What we've done here is to create a situation where there is only one instance of Form2 and this instance is shown when the ShowForm2Button is clicked and hidden when the FinishedButton is clicked. The user is no wiser as to whether a form is closed or hidden.

So, does this solve all possible requirements? Of course not - this is programming; there's always another problematic scenario just around the corner!

Method 5: Showing/Hiding a Second Form (Alternative)

What if you need to allow the user to have access to the Minimize or Maximize buttons in the ControlBox? As far as I know, although you can disable them, you can't have just these two buttons visible without also showing the exit button.

My fix for this involves cutting out the middleman. If there has to be a ControlBox and it has to contain the little x, then let's short circuit that little x. Here's how:

Leave Form2 with it's ControlBox available and dispense with the FinishedButton. What we'll do is change the code that gets fired when the user clicks on that little x. This is the form's Closing event. Add this code to Form2.

Private Sub Form2_Closing(ByVal sender As Object_
    ByVal e As System.ComponentModel.CancelEventArgsHandles MyBase.Closing
    '  Bypass the instruction to Close this form
    e.Cancel = True
    '  But hide it from the user.
    Me.Hide()
End Sub

Be aware of a not so obvious knock-on effect here, though, if Form1 is not the startup form for your application. In this situation, when you close Form1 it will NOT automatically close Form2 (which is what always happens if Form1 is the startup form). So, something to keep in mind there - if you're happy to have Form2 still open once Form1 has closed, then that's fine; if not, then add this code to Form1's Closing event:

    If Not IsNothing(F2Or Not F2.IsDisposed Then F2.Close()

And it will take Form2 away with it when it closes.

Method 6: Check Current Status First

There is another way. Well, there's almost always another way, isn't there? This is based very closely on code provided by DevCity.NET member DrDave. It steps through a checklist of the possible states of the second form and takes the appropriate action depending on what it finds.

I've tried to make the steps as clear as possible with the commenting, but if you're like me you'll probably have to read it and try it a few times before it all clicks into place.

Here's the code:

Declaration outside of any methods:

    Private WithEvents F2 As Form2

And this code goes in the button's click event:

Private Sub ShowForm2Button_Click(ByVal sender As System.Object_
    ByVal e As System.EventArgsHandles ShowForm2Button.Click

'  If the instance still exists... (ie. it's Not Nothing)
    If Not IsNothing(F2Then
        '  and if it hasn't been disposed yet
        If Not F2.IsDisposed Then
            '  then it must already be instantiated - maybe it's
            '  minimized or hidden behind other forms ?
            F2.WindowState = FormWindowState.Normal  ' Optional
            F2.BringToFront()  '  Optional
        Else
            '  else it has already been disposed, so you can
            '  instantiate a new form and show it
            F2 = New Form2()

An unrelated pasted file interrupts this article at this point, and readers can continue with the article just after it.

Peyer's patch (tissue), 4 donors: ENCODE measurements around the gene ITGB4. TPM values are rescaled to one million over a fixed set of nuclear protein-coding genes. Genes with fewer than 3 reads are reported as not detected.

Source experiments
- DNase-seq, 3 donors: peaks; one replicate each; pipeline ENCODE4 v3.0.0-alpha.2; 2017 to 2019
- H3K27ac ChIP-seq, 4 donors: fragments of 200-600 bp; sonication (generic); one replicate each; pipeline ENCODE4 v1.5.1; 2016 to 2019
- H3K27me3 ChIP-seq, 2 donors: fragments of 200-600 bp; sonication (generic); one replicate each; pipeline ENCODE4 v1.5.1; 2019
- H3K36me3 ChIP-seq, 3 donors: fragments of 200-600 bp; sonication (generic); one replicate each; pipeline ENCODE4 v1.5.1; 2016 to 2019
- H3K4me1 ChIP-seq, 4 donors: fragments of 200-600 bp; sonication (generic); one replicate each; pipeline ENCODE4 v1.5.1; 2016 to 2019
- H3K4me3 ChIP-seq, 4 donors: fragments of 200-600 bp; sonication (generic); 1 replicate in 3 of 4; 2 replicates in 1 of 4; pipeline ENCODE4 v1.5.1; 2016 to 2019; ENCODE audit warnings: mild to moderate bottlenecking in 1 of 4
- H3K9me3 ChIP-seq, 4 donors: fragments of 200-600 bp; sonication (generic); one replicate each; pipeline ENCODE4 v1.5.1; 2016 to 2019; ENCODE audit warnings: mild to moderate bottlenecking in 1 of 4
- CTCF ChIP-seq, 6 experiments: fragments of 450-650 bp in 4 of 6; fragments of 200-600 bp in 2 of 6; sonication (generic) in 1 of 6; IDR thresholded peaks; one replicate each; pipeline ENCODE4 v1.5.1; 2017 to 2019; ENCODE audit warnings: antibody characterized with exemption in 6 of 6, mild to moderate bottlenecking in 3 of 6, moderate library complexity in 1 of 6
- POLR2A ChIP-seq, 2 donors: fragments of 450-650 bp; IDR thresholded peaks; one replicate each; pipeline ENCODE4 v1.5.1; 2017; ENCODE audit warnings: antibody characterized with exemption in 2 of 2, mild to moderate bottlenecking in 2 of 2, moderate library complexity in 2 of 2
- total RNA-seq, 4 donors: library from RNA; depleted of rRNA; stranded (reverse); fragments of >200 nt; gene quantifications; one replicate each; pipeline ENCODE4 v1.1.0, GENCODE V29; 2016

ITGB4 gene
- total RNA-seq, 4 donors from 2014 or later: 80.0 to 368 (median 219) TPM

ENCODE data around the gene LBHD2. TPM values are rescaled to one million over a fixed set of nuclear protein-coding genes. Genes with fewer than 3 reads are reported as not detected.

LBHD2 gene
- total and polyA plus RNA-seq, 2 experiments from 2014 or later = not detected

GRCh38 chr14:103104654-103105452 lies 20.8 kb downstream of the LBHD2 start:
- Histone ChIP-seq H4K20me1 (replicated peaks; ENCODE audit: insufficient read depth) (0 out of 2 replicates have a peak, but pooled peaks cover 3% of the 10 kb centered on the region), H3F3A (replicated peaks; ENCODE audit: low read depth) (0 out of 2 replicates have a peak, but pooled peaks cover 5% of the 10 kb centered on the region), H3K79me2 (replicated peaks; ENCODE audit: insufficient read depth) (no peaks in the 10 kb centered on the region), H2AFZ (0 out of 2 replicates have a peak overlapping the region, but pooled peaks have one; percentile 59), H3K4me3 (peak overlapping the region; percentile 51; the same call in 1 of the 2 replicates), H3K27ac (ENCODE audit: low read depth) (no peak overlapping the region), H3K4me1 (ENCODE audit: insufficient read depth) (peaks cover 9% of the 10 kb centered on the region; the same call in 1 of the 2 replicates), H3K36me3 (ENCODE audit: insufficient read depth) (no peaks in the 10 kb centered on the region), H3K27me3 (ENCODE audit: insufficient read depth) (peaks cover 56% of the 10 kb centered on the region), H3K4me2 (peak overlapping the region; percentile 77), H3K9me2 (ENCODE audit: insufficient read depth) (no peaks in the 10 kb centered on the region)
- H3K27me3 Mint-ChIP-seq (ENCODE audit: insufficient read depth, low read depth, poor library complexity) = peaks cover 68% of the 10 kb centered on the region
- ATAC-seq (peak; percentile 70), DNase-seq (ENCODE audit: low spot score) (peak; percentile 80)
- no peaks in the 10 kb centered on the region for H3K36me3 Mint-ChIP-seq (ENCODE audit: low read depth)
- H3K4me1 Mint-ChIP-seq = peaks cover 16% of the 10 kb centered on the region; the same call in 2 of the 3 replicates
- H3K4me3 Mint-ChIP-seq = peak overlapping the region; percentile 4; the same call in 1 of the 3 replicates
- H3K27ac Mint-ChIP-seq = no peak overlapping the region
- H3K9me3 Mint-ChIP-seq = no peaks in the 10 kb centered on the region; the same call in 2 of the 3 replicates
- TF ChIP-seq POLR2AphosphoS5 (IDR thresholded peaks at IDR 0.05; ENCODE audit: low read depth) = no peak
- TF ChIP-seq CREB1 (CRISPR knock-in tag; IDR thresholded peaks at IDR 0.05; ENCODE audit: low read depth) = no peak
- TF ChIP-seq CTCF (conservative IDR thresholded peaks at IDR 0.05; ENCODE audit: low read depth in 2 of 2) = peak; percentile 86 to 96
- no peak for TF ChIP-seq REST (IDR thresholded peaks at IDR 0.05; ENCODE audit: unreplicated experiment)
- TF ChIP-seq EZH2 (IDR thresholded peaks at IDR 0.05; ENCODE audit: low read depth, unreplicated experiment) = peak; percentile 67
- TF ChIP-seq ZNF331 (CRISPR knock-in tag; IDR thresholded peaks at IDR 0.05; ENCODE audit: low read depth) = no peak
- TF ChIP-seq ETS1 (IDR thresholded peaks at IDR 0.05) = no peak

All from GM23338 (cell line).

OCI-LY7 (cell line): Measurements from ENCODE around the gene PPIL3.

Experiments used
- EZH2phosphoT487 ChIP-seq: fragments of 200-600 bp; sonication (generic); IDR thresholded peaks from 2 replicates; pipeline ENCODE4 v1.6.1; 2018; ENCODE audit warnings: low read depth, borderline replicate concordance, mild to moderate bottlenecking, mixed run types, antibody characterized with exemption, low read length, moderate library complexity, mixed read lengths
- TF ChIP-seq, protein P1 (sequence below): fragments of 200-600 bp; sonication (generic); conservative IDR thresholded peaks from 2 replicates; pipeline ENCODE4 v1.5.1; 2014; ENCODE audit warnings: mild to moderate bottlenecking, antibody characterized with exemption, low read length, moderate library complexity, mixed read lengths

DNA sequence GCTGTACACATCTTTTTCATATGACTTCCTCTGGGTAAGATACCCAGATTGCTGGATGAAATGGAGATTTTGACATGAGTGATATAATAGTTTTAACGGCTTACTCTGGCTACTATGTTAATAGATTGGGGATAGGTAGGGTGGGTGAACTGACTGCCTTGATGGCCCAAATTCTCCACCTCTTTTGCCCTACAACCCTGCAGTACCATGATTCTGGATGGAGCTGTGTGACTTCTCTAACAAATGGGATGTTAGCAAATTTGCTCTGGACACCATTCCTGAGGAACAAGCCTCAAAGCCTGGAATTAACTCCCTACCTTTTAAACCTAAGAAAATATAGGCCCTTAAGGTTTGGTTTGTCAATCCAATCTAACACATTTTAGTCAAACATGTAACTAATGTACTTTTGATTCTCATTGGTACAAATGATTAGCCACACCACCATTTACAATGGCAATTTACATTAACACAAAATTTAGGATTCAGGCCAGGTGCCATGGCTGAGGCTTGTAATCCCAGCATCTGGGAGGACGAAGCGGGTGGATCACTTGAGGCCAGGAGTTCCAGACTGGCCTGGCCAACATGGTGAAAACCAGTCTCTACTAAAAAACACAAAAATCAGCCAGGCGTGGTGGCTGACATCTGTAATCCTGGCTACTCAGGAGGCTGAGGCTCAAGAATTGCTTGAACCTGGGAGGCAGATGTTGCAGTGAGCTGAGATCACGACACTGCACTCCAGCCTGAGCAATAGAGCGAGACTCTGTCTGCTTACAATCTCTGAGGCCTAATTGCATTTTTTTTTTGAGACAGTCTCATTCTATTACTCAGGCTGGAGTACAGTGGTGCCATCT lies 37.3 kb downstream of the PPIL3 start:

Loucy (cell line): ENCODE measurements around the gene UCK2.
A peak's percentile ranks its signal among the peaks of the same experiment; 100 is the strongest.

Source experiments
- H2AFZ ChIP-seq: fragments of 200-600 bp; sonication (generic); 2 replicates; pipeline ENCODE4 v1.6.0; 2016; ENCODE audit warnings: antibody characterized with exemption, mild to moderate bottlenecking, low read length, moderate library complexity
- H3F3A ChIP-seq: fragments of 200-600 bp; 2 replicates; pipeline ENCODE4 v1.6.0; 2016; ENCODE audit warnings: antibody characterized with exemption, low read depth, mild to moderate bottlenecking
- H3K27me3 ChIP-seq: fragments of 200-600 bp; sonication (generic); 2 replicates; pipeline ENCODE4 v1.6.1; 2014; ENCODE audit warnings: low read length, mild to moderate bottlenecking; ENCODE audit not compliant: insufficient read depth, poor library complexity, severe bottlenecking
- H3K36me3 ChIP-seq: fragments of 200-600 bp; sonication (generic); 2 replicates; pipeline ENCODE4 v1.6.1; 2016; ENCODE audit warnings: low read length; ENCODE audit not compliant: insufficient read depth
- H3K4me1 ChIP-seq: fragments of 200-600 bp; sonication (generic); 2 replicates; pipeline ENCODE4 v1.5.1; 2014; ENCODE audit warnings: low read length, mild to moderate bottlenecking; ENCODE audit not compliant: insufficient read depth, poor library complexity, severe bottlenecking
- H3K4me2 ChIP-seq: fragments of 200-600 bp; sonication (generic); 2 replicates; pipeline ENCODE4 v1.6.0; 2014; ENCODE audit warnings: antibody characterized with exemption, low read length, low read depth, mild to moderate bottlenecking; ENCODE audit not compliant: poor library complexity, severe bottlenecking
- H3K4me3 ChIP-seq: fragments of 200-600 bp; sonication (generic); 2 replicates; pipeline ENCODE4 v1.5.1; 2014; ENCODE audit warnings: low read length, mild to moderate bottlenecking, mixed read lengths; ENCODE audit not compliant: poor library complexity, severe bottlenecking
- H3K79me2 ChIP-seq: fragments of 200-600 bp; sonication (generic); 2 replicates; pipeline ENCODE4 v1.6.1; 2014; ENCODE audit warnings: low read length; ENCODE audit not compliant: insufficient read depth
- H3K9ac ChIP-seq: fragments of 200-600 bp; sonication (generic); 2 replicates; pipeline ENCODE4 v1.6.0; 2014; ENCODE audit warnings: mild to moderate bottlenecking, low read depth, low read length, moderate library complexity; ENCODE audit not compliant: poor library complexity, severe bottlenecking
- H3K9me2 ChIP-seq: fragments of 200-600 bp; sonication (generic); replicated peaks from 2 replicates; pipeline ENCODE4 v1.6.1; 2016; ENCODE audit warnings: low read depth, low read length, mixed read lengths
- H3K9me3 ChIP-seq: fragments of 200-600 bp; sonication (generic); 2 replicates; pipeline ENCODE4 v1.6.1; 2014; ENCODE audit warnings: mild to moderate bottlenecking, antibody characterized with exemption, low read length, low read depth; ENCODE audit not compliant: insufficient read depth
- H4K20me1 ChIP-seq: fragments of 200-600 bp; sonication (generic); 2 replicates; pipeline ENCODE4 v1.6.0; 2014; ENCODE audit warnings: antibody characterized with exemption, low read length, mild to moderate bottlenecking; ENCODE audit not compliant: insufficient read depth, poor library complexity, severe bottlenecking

F2.Show()
        End If
    Else
        '  else the form = nothing, so you can safely
        '  instantiate a new form and show it
        F2 = New Form2()
        F2.Show()
    End If
End Sub

Method 7: Flip-Flop Form1 and Form2

Another possible scenario might be where you need Form1 hidden while Form2 is on view, and for Form1 to be redisplayed when Form2 is closed.

This gets a bit more complicated, but only a bit. In the same way that we needed an object variable to reference our Form2s in the examples above, we will need a reference back to the instance of Form1 which we can use in Form2.

There are various ways of doing this, but we're going to overload the Form's constructor to achieve our aim. Less technically, this simply means that we'll create an alternative version of the 'New' Sub that all forms contain. This one will make a note of which form called it into existence.

Starting with Form1, add this code to the form:

Private Sub ShowForm2Button_Click(ByVal sender As System.Object_
    ByVal e As System.EventArgsHandles ShowForm2Button.Click
'  Note the "Me" in brackets.  Very important!
        Dim F2 As New Form2(Me)  ' Instantiate it
        F2.Show()   ' Show it
        Me.Hide()   ' Hide Form1
End Sub

Don't worry if you get a wiggly blue line error at this stage in Form1's code. The next bit of code in Form2 will resolve that. Form2 needs this code:

Add an additional Sub New:

Public Sub New(ByVal caller As Object)
    MyBase.New()
    InitializeComponent()
    '  Note which form has called this one
    CallingForm = caller
End Sub

Note that it doesn't replace the code already in the "Windows Form Designer generated code" region; this is an additional (overloaded) constructor.

Next, Form2 needs this declaration in the usual declarations area (ie. outside of any other code blocks) :

    Private CallingForm As Object

For this example, I have used the variation which bypasses the Closing event and simply hides Form2, but this is optional if it doesn't suit your purposes. The logic is the same if you do want Form2 to be closed, not merely hidden.

Private Sub Form2_Closing(ByVal sender As Object_
    ByVal e As System.ComponentModel.CancelEventArgsHandles MyBase.Closing
    e.Cancel = True
    Me.Hide()
    '  If the CallingForm still exists then show it now
    If Not Is Nothing(CallingFormThen CallingForm.Show()
    '  then dispose of it's reference here.
    CallingForm = Nothing
End Sub

(If you don't want to bypass the Closing event as shown above, then you can put a button on your Form2 and use the code above, but without the e.Cancel = True line.)

A happy side effect of using this approach is that it also gets round the problem of unwanted multiple instances of Form2. Obviously, because Form1 is hidden whenever Form2 is on display, the user can't get to the button to fire up another Form2 instance.

Summary

This article has only covered a sample cross-section of some of the ways you can open multiple forms. There are other techniques (MDI, 'Form within a form' and owned forms, for example) that haven't been included here. But hopefully there is enough information here for most purposes in the early days of your journey up that long and tiring .Net learning curve.

If you do want to see some working code for MDI or owned forms, then you can check out the attached solution. It includes all seven methods above, plus these two.

Of course, opening forms is only part of the story. You will also need a grasp of how to pass data between forms and also how to access one form's controls from another form. And finally you will also need to learn a few safe and trusted ways of closing down the forms you want closed, and leaving open those you still need available. Disposal of finished forms is an important part of good development technique. It's planned that these topics will be covered in later parts of this series.